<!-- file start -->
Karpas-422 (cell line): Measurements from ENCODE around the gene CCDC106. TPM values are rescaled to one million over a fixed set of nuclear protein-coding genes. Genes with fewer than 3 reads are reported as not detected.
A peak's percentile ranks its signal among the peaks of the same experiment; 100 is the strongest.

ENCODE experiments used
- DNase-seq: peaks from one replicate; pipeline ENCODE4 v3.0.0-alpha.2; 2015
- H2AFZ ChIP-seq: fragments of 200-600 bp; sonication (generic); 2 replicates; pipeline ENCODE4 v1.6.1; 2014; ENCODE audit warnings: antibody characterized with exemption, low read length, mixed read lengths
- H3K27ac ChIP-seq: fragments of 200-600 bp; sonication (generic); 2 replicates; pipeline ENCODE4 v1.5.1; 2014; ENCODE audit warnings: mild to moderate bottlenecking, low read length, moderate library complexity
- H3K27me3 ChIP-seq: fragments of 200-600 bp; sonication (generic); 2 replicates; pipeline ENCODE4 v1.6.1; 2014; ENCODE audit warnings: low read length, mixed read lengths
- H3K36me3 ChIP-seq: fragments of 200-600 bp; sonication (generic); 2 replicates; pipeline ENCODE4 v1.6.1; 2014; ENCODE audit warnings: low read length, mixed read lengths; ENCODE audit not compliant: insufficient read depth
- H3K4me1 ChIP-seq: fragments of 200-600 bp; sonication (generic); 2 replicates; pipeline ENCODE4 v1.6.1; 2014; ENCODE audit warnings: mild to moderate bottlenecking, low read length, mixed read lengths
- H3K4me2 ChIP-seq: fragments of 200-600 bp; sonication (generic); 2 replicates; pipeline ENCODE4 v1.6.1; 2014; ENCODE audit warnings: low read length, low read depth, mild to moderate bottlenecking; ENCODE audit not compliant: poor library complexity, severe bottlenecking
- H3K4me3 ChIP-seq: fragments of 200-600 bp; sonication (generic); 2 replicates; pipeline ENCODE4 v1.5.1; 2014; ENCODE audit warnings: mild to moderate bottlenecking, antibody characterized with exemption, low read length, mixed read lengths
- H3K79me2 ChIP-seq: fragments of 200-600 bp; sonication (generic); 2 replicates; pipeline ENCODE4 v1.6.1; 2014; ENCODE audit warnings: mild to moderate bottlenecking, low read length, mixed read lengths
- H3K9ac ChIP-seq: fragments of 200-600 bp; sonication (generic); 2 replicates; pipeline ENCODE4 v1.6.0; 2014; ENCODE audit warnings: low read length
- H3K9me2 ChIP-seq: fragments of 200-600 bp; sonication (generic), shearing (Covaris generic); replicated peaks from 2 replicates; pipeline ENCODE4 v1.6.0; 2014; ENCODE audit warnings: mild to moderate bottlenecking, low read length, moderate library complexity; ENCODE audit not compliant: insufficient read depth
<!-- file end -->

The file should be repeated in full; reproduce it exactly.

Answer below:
Karpas-422 (cell line): Measurements from ENCODE around the gene CCDC106. TPM values are rescaled to one million over a fixed set of nuclear protein-coding genes. Genes with fewer than 3 reads are reported as not detected.
A peak's percentile ranks its signal among the peaks of the same experiment; 100 is the strongest.

ENCODE experiments used
- DNase-seq: peaks from one replicate; pipeline ENCODE4 v3.0.0-alpha.2; 2015
- H2AFZ ChIP-seq: fragments of 200-600 bp; sonication (generic); 2 replicates; pipeline ENCODE4 v1.6.1; 2014; ENCODE audit warnings: antibody characterized with exemption, low read length, mixed read lengths
- H3K27ac ChIP-seq: fragments of 200-600 bp; sonication (generic); 2 replicates; pipeline ENCODE4 v1.5.1; 2014; ENCODE audit warnings: mild to moderate bottlenecking, low read length, moderate library complexity
- H3K27me3 ChIP-seq: fragments of 200-600 bp; sonication (generic); 2 replicates; pipeline ENCODE4 v1.6.1; 2014; ENCODE audit warnings: low read length, mixed read lengths
- H3K36me3 ChIP-seq: fragments of 200-600 bp; sonication (generic); 2 replicates; pipeline ENCODE4 v1.6.1; 2014; ENCODE audit warnings: low read length, mixed read lengths; ENCODE audit not compliant: insufficient read depth
- H3K4me1 ChIP-seq: fragments of 200-600 bp; sonication (generic); 2 replicates; pipeline ENCODE4 v1.6.1; 2014; ENCODE audit warnings: mild to moderate bottlenecking, low read length, mixed read lengths
- H3K4me2 ChIP-seq: fragments of 200-600 bp; sonication (generic); 2 replicates; pipeline ENCODE4 v1.6.1; 2014; ENCODE audit warnings: low read length, low read depth, mild to moderate bottlenecking; ENCODE audit not compliant: poor library complexity, severe bottlenecking
- H3K4me3 ChIP-seq: fragments of 200-600 bp; sonication (generic); 2 replicates; pipeline ENCODE4 v1.5.1; 2014; ENCODE audit warnings: mild to moderate bottlenecking, antibody characterized with exemption, low read length, mixed read lengths
- H3K79me2 ChIP-seq: fragments of 200-600 bp; sonication (generic); 2 replicates; pipeline ENCODE4 v1.6.1; 2014; ENCODE audit warnings: mild to moderate bottlenecking, low read length, mixed read lengths
- H3K9ac ChIP-seq: fragments of 200-600 bp; sonication (generic); 2 replicates; pipeline ENCODE4 v1.6.0; 2014; ENCODE audit warnings: low read length
- H3K9me2 ChIP-seq: fragments of 200-600 bp; sonication (generic), shearing (Covaris generic); replicated peaks from 2 replicates; pipeline ENCODE4 v1.6.0; 2014; ENCODE audit warnings: mild to moderate bottlenecking, low read length, moderate library complexity; ENCODE audit not compliant: insufficient read depth